Property of the State

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Original cover art for Property of the State

Property of the State (978-1929345229) is the first book in The Myth of Joey Getchie young adult series.

General Information

The first book in The Myth of Joey Getchie young adult series, Property of the State is preceded by the short story "The Missus" and followed by the short story "No Wrong Answers." The second book in the series is on indefinite hold.

Publication and Reception

Published in 2016, Property of the State was named a 'Best Book of 2016: Teen' by Kirkus Reviews.[1]

Jacket Copy

Who hasn’t dreamed of escape at one time or another? For 16-year-old loner Joey Getchie, the moment comes when a false accusation at school incites a violent assault by his foster father. Desperate and bleeding, Joey flees to the home of the Huntzels, a family he works for part-time. In secret, he takes up residence in oversized Huntzel Manor: going to school by day, hiding out by night in an unused wing of the house. Days pass, but his dodgy foster family shows no interest in dragging him home. Joey knows he’s never been an easy placement. As long as his absence remains unreported, he figures the Bobbitts will be content to draw their foster stipend, free of the pain-in-the-ass kid with authority issues. All he wants is get through the school year, graduate early, and escape foster care forever. But nothing is ever easy. His caseworker, Mrs. Petty, has a sharp eye on him. Classmate Duncan lies in a coma, victim of a hit-and-run the cops think Joey knows more about than he’s telling. Trisha, a foster kid herself, tries to draw the self-protective Joey out and get him to share his troubles. And the Huntzels have dark secrets of their own. As days become weeks and the pressure mounts around him, Joey finds he’s not the only one with something to hide, or someone to hide from.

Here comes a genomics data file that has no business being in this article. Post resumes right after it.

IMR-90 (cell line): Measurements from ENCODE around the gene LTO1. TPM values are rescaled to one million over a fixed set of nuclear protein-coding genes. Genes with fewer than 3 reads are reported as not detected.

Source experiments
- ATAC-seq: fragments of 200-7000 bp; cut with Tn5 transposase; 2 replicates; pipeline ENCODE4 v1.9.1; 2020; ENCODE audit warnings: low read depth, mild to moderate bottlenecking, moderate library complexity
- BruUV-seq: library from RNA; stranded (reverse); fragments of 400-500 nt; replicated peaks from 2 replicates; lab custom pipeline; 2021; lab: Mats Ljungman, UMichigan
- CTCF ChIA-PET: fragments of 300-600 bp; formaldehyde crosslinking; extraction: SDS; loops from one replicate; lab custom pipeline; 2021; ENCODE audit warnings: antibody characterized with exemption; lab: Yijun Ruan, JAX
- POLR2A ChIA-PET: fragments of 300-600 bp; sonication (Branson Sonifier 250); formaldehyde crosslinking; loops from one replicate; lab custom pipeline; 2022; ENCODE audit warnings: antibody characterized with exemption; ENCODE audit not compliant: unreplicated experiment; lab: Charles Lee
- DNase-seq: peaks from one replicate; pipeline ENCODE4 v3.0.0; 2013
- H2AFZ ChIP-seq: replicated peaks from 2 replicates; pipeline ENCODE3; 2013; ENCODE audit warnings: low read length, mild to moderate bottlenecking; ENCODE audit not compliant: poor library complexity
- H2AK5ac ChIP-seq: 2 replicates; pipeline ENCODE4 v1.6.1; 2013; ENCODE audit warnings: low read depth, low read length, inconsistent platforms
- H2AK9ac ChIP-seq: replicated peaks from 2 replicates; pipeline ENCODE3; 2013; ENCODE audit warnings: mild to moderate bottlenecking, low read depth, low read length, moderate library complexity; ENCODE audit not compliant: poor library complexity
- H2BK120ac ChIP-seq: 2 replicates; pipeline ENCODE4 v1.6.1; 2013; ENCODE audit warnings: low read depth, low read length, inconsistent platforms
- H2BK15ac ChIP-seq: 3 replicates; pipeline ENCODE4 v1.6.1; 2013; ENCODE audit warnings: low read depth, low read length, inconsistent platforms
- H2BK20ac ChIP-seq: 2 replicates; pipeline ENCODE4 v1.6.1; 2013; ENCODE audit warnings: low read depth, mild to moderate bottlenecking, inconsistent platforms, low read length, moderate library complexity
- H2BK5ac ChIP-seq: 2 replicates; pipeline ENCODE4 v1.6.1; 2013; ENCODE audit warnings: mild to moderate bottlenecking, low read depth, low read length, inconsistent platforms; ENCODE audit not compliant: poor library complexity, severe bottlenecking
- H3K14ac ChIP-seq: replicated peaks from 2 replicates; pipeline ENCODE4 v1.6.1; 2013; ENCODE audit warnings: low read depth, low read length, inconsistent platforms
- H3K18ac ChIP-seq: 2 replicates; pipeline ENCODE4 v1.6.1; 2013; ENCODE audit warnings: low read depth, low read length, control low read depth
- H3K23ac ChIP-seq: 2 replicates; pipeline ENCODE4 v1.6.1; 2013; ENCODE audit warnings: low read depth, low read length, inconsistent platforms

Major Characters

Points of Interest


  • In chapter 1.8 "The Rapist" Joey observes the DSM-V on Reid Brooks' bookshelf. Though previous editions used Roman numerals, with the fifth edition, the numeral 5 was used. The correct title is thus DSM-5.